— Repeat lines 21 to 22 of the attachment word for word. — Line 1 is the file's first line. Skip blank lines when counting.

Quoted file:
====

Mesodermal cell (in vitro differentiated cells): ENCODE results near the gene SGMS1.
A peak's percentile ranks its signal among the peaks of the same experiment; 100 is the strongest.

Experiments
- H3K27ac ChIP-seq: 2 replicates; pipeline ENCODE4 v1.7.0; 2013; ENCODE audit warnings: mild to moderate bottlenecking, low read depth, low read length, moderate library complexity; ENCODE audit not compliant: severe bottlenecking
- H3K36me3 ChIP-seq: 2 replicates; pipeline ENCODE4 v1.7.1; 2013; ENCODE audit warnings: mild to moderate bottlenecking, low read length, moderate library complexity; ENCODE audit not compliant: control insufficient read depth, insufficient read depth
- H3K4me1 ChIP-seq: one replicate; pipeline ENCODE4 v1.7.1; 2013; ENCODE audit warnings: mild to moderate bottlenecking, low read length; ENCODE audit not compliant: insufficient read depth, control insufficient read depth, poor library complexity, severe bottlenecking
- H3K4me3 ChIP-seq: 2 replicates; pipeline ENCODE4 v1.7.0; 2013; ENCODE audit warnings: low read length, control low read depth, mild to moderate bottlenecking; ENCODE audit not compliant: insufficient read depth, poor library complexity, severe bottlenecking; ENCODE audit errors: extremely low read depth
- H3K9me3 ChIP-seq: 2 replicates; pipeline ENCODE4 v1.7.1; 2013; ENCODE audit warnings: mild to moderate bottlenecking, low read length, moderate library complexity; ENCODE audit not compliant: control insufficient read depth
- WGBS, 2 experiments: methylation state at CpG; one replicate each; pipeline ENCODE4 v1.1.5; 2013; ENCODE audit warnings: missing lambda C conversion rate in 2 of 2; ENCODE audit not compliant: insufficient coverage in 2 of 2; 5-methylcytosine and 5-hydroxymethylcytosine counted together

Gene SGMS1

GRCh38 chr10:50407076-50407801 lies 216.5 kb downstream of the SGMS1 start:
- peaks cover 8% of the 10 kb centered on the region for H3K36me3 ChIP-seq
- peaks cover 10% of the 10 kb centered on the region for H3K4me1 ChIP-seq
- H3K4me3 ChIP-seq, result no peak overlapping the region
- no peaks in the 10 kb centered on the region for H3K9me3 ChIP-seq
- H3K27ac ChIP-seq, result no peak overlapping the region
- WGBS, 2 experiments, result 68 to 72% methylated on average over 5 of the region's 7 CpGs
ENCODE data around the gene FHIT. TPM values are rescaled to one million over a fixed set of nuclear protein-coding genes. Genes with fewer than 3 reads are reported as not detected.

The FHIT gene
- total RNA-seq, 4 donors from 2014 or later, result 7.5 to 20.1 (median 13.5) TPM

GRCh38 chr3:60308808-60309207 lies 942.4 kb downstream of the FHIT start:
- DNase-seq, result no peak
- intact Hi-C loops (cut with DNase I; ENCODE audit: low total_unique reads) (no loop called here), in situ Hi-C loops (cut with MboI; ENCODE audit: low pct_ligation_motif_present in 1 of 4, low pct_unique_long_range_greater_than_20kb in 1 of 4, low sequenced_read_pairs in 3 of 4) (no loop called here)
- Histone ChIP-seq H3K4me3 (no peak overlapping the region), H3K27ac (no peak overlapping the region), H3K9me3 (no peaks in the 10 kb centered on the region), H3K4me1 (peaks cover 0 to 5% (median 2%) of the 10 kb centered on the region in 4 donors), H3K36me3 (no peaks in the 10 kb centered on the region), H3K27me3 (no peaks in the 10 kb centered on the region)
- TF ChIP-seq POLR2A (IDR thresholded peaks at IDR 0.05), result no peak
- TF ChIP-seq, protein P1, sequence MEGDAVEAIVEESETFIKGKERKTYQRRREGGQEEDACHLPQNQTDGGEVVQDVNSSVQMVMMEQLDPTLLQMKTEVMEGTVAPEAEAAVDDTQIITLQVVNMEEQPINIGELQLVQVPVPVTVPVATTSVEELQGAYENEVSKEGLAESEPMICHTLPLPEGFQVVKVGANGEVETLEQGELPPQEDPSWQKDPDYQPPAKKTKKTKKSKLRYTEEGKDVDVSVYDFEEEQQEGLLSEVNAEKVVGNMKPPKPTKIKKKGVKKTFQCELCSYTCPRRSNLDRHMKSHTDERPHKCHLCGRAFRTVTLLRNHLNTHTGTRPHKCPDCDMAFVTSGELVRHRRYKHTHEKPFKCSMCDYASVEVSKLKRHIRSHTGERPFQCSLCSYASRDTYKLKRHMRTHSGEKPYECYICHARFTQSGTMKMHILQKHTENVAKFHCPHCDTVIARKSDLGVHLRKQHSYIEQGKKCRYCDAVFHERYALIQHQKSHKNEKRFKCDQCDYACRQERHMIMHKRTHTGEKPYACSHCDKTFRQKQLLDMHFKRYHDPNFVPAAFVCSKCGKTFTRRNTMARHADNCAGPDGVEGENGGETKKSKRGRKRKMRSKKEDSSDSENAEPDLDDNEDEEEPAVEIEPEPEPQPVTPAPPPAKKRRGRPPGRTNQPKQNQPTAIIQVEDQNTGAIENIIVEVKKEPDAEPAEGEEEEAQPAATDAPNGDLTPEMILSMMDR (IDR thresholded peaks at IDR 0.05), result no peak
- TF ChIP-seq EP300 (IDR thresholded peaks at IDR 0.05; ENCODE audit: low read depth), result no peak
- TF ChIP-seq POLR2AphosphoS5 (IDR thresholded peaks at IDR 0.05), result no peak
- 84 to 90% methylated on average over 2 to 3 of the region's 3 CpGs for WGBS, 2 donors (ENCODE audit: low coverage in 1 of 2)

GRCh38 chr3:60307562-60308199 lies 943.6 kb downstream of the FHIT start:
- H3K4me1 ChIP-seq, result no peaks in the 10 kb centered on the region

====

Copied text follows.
GRCh38 chr3:60308808-60309207 lies 942.4 kb downstream of the FHIT start:
- DNase-seq, result no peak